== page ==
The high-resolution sensors for smartphones are on the way

high resolution smartphone sensors

According to a new report from the Korean news site ETNews that Android Authority picked up, it looks pretty likely that the Samsung Galaxy S23 Ultra will use the 200-megapixel camera sensor that the company released last year. That's a lot of pixels, and Motorola beat Samsung to the punch with the Motorola X30 Pro in this latest "megapixel arms race." Even Apple, which has always used 12-megapixel cameras, looks like it will finally switch to 48-megapixel sensors in the iPhone 14.

Pixel binning is the game's name in this part of the megapixel race. Moving to sensors with more pixels does improve image quality, so it's not all about the numbers. The point isn't to take a super high-resolution photo; it combines individual pixels into four-by-four or two-by-two patterns. Samsung already does this with its 108-megapixel sensor.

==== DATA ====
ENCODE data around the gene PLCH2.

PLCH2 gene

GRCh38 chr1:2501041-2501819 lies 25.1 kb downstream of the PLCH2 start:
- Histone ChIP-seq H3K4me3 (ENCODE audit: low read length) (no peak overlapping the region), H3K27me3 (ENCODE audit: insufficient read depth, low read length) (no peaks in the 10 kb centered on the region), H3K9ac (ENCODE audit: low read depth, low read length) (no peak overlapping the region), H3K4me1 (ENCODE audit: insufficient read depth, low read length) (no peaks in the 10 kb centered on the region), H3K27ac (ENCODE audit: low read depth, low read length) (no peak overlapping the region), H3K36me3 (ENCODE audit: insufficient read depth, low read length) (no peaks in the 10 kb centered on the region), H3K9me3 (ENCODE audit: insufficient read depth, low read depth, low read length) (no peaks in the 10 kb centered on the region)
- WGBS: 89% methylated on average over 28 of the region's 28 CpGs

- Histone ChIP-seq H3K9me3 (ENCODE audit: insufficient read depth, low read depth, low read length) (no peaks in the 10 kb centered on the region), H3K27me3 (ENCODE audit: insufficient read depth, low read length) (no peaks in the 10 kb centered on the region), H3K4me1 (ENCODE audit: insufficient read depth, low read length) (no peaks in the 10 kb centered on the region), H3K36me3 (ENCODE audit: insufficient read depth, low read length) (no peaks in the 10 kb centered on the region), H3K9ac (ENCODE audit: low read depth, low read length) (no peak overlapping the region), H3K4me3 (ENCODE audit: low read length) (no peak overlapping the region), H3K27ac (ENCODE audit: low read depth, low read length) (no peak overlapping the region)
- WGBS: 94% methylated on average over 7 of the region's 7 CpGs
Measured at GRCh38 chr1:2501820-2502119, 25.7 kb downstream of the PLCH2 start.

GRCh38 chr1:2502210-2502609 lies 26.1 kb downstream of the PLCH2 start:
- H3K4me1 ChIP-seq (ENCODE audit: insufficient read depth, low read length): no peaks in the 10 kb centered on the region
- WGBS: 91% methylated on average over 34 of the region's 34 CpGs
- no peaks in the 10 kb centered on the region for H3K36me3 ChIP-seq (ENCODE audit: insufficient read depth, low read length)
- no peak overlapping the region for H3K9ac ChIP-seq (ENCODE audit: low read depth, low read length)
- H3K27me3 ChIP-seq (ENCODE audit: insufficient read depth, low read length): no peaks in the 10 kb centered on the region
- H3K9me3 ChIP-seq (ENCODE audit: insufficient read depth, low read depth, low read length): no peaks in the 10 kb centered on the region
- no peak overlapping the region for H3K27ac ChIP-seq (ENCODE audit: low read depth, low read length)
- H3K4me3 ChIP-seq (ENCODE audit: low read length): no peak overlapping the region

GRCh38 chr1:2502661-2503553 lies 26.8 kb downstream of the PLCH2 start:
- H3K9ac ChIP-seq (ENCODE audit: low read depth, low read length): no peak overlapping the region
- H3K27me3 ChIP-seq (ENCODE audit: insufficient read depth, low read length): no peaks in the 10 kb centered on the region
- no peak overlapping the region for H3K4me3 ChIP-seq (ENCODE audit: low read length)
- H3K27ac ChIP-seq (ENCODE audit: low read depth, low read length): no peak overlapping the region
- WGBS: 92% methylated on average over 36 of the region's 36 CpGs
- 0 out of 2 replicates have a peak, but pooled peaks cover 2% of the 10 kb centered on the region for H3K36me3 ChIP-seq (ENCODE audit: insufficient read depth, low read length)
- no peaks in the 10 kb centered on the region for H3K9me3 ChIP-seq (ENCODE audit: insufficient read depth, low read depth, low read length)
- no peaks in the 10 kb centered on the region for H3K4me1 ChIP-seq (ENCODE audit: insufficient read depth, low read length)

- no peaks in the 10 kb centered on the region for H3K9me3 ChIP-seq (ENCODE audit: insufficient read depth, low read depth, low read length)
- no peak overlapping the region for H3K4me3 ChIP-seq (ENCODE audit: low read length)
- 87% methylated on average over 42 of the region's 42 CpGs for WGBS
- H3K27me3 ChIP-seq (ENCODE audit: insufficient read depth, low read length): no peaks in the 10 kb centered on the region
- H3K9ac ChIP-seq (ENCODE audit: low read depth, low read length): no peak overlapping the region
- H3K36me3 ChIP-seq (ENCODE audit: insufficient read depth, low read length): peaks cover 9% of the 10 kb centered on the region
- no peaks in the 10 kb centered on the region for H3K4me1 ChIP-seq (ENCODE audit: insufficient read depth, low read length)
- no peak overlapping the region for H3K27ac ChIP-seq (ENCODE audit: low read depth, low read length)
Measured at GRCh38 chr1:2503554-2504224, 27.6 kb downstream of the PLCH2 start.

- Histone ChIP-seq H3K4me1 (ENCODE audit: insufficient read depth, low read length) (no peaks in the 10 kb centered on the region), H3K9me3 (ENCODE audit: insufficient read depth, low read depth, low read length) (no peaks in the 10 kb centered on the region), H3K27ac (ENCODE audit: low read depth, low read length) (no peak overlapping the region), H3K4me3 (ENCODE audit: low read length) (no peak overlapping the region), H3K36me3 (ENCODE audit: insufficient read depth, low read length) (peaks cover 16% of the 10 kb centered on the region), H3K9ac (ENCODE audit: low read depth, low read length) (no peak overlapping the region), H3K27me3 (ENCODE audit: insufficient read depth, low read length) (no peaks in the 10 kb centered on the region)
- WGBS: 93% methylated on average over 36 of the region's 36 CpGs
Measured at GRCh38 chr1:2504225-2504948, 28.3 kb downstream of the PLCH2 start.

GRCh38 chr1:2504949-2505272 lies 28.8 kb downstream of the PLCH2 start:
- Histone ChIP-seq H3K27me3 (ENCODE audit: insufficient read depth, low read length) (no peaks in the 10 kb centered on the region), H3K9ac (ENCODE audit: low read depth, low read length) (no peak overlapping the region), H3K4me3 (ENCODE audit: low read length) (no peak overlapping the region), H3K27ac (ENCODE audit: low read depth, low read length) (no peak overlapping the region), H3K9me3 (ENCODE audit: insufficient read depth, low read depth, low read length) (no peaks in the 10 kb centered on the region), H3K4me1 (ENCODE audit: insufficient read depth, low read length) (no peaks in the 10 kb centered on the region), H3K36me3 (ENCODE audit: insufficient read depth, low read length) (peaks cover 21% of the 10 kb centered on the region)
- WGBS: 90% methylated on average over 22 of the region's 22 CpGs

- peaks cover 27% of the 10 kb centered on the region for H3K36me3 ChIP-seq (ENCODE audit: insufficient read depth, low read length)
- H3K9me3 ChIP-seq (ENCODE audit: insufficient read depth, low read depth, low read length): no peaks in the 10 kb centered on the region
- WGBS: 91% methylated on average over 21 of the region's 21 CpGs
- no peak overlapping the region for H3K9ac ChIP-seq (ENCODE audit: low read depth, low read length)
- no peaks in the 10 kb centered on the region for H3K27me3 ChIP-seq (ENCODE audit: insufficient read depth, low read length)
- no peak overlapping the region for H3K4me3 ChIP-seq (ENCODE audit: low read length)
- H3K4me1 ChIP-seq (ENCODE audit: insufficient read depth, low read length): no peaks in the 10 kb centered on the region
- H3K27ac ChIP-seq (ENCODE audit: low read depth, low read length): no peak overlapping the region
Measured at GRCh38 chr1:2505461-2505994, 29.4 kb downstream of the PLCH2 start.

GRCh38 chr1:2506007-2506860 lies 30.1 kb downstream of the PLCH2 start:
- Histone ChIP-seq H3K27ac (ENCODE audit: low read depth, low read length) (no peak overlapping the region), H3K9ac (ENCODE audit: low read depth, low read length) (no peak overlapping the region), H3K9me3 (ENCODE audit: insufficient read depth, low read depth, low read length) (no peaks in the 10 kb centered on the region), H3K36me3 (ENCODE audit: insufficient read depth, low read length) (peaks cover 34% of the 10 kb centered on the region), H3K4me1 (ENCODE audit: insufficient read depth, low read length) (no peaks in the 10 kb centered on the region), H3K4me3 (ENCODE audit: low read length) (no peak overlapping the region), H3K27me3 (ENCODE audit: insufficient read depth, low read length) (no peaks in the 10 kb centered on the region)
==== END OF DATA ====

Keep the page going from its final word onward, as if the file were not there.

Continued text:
This new sensor is just a step forward in technology. When compared to Apple's latest 12-megapixel sensor, which has pixels that are 1.9m in size, Samsung's 200-megapixel sensor has pixels that are 0.64m. But when you put 16 of them together, you get pixels that are 2.56m. If everything else stays, the same, bigger pixels will pick up more light and make your low-light photos look better. By default, you get a 12-megapixel final image, so you don't have to worry about accidentally taking 200-megapixel photos and running out of space on your phone.

Excellent, right? There's a catch, though. Right now, rumors suggest that only the most expensive Samsung and Apple phones—the S23 Ultra and the Pro models of the iPhone 14—will have high-resolution sensors. The rest of us will have to stick with 12 or, if we're lucky, 50 megapixels until high-resolution sensors make their way down to the basic flagships.

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